I'll wait until the dust settles, bugs are identified and ironed out, and the price inevitably comes down. Then I'll give a listen.

Anonymous's picture

This may sound naive, but I am still hoping the price of software will come down sometime in the future. I went to Blockbusters Music for the first time in a couple of years and I was (unpleasantly) surprised to find that they had no CD's for less than 17-18 dollars. And this is for the non-audiophile quality stuff. I mean, really... how much does it really cost to produce, manufacture and distribute a CD? How do you justify a 25%-30% increase over such a short period of time? Crazy!

Wilhelm Klink's picture

I would be willing to pay somewhat more for truly superior recordings. Format alone won't guarantee that, due to sloppy studio techniques. Also, there is plenty of music where it won't really matter. Blaring white noise is pretty much the same no matter how many bits you've got.

Jason Lin's picture

I hate to pay more than $10 for a CD w/ a good song while the rest sucks.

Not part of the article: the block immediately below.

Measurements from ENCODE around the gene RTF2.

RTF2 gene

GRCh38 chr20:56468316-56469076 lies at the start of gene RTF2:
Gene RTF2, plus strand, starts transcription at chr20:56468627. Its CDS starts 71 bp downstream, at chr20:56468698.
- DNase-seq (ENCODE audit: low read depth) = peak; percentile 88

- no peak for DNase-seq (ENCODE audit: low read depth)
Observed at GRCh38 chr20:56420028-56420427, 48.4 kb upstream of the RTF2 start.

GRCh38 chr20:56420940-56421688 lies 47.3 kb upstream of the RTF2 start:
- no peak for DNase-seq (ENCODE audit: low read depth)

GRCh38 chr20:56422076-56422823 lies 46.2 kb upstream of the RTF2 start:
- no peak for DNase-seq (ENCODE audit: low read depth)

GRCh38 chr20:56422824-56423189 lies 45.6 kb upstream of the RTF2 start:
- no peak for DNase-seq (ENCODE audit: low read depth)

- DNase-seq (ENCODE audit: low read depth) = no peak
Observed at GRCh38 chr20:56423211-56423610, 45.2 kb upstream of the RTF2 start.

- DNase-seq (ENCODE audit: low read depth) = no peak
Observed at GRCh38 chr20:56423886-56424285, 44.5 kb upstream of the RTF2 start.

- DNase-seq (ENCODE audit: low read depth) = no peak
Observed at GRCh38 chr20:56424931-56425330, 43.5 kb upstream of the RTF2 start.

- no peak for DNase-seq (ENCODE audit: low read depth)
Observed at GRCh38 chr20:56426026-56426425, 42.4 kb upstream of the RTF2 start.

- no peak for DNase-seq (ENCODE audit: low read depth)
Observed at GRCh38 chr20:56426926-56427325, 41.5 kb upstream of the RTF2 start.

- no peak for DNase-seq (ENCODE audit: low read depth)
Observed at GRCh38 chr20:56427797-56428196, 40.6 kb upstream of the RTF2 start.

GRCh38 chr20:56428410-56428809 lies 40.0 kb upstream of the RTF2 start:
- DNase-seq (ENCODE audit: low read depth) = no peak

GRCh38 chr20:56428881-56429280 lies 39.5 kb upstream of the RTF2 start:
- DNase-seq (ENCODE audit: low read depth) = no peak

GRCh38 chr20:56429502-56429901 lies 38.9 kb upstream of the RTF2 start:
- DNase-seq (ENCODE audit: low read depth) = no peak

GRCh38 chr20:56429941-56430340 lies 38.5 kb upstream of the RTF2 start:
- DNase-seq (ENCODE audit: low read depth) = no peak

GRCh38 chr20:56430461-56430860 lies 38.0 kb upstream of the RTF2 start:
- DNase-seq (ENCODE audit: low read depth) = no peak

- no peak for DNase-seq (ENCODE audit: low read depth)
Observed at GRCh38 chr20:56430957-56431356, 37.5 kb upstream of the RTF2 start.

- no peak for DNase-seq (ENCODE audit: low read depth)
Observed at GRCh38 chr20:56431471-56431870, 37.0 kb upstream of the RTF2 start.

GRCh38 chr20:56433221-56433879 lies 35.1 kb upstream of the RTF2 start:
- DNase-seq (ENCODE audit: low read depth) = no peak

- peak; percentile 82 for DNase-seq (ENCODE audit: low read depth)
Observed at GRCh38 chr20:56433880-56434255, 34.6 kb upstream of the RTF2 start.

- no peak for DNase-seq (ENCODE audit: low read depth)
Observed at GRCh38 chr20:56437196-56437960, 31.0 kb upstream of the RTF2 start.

tom stamm's picture

no more then a regular cd, unless there is a substantial difference!!!!

Scott Miller's picture

Are DVDs substantially more expensive to manufacture than CDs? If so, then I could understand a slightly higher price until mass production brought those costs down. Otherwise, I can see no reason to spend one dime more for a DVD-Audio disc than for a CD disc if both contain the same music.

Rob Thomas's picture

I just bought three audio-only DTS DVDs at around $20 each. I will shell out the $40-50 for the DTS DVD of Verdi's "Aida" as soon as it's released . . .

Bob C's picture

Depends on the gain over cd.

Richard H.  Araujo's picture

I seriously doubt anyone except the most hard-core audiophile will pay even a small amount above the current price of regular CDs. Making the standard so it is not backward-compatible would be bad enough; should those discs also cost more, the format will die rather quickly.

M.  Cox's picture

My vote at 22-25 clams is a guess at what I would expect to pay. Obviously there is music out there that, if I found it on a superior format, I wouldn't care how much I spent. The huge advantage to this is the cost of the actual players. Michel Fremer's comments in his review of the Bow CD player show that we may not have far to reach.